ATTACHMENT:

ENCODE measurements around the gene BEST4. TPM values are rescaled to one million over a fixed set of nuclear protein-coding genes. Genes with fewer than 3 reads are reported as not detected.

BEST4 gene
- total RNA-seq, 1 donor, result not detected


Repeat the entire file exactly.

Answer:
ENCODE measurements around the gene BEST4. TPM values are rescaled to one million over a fixed set of nuclear protein-coding genes. Genes with fewer than 3 reads are reported as not detected.

BEST4 gene
- total RNA-seq, 1 donor, result not detected